The net neutrality rules established in 2015 were a triumph decades in the making, but their undoing was rather a quick bit of work. So it is hoped, by Democratic leadership in the House and Senate, that it will be equally quick to nix the new administration’s rules and restore the old ones — via a very simple piece of legislation known as the “Save the Internet Act.”
Announced by a group of lawmakers Wednesday morning, the act is a very straightforward one. As Representative Anna Eshoo (D-CA) noted: “This is a two page bill. A two page bill! It has all the clarity in the world.”
Indeed, its important portions fit comfortably in a block quote (with some very minor formatting):
The Declaratory Ruling, Report and Order, and Order in the matter of restoring internet freedom that was adopted by the Commission on December 14, 2017 (FCC 17–166) shall have no force or effect.
The Declaratory Ruling, Report and Order, and Order described in paragraph (1) may not be reissued in substantially the same form.
The following are restored as in effect on January 19, 2017: (1) The Report and Order on Remand, Declaratory Ruling, and Order in the matter of protecting and promoting the open internet that was adopted by the Commission on February 26, 2015 (FCC 15–1924). (2) Part 8 of title 47, Code of Federal Regulations.
That Part 8 is the transparency rule added to the FCC’s 2015 rules, technically separate but effectively part and parcel. You can read the rest of the bill here (PDF).
Re-establishing the 2015 rules and zapping the new ones is a quick fix that gets everyone on the right page, moots a great deal of hullabaloo and controversy over the comment process, the technical underpinnings of the Restoring Internet Freedom rulemaking, and so on. The law is hard to mistake: out with the new and in with the old.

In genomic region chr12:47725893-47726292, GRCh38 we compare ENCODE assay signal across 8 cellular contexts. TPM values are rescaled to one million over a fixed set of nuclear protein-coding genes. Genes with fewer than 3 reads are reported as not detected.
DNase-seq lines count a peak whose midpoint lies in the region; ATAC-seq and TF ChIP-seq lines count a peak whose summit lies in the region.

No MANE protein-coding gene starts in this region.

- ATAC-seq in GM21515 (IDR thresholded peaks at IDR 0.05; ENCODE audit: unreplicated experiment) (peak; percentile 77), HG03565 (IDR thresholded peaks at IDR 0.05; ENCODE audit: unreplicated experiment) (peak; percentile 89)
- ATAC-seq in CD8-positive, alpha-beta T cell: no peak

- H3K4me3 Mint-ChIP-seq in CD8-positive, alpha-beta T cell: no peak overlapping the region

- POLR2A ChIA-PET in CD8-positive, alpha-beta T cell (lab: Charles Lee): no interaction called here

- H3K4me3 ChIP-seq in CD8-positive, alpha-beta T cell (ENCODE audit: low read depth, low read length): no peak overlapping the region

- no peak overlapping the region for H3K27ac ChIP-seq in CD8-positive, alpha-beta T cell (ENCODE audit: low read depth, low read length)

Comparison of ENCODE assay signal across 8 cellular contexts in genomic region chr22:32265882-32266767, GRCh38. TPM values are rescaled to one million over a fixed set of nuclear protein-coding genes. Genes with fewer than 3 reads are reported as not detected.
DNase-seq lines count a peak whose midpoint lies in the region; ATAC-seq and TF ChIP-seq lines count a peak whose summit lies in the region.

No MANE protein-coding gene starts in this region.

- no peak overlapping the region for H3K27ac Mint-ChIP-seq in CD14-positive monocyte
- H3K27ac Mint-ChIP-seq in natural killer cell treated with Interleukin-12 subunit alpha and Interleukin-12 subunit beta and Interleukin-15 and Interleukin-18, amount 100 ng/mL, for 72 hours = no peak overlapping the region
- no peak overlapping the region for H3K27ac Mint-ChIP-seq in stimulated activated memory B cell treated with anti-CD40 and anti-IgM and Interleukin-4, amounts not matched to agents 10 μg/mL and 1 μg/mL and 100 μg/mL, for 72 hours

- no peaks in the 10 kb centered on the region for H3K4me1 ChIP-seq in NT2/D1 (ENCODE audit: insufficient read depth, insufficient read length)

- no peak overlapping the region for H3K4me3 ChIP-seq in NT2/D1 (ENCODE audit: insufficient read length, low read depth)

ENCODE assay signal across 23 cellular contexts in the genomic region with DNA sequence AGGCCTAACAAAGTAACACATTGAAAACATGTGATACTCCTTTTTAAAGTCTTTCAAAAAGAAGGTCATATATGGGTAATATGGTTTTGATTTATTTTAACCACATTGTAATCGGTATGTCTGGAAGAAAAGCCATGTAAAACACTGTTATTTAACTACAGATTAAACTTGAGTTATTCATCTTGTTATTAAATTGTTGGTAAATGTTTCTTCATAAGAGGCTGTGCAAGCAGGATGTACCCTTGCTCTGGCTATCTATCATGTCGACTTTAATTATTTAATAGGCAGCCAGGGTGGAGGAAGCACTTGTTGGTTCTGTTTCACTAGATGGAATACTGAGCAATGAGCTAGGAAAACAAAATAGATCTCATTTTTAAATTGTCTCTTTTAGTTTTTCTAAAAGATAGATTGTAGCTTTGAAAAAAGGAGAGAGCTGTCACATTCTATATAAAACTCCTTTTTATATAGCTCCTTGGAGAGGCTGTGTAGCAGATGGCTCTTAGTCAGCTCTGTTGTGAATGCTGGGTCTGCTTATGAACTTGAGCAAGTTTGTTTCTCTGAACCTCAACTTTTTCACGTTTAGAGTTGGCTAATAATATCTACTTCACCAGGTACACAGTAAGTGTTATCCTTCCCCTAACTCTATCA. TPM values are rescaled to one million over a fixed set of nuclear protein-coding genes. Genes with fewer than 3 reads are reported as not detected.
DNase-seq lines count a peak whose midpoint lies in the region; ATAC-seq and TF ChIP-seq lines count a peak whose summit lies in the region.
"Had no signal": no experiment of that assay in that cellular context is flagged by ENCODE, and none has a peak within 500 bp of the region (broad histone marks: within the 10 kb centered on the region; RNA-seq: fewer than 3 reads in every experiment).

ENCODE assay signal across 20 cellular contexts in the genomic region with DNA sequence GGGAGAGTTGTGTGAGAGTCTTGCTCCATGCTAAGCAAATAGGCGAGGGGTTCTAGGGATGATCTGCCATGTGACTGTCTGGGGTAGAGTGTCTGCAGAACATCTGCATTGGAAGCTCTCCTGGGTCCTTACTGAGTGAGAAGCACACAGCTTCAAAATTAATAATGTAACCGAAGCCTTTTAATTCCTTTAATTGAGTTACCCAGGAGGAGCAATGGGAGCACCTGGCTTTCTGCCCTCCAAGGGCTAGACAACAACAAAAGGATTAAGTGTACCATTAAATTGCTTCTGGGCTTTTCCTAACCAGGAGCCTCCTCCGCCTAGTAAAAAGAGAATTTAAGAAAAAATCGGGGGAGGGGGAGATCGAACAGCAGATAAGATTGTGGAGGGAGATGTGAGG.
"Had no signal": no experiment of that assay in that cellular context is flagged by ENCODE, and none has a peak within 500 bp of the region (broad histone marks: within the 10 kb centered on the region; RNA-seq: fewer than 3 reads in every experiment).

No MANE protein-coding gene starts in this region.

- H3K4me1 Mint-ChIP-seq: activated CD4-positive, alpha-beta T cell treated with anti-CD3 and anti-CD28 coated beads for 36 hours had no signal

What it doesn’t do is address the issue at the heart of the problem: that the laws governing the FCC and defining internet communication for the purposes of regulation are quite out of date. It is the ambiguity in critical portions of the Communications Act (and its major 1996 overhaul) that enable the FCC to pick and choose which industries it regulates.
The FCC’s argument, at the center of the 2017 rule, that broadband isn’t telecommunications is supported by almost no experts whatsoever, yet as an expert agency it can decide such technical matters on its own. If Congress were to establish a law clarifying that, however, it would remove the Commission’s freedom in this matter and constrict it to operating as the law dictates.
That’s not the law being proposed today; such a bill would need to be very carefully researched and written, and these things take time. But the “Save the Internet Act” is a good stopgap, as it puts the necessary rules back in place and prevents a similarly flawed replacement from being substituted. That’s enough for now.
It has a very good chance of passing through Congress as-is, but of course faces a hostile president whose own administration put in place the changes being reversed. It seems unlikely to be approved at the Executive level, but it’s worth a try.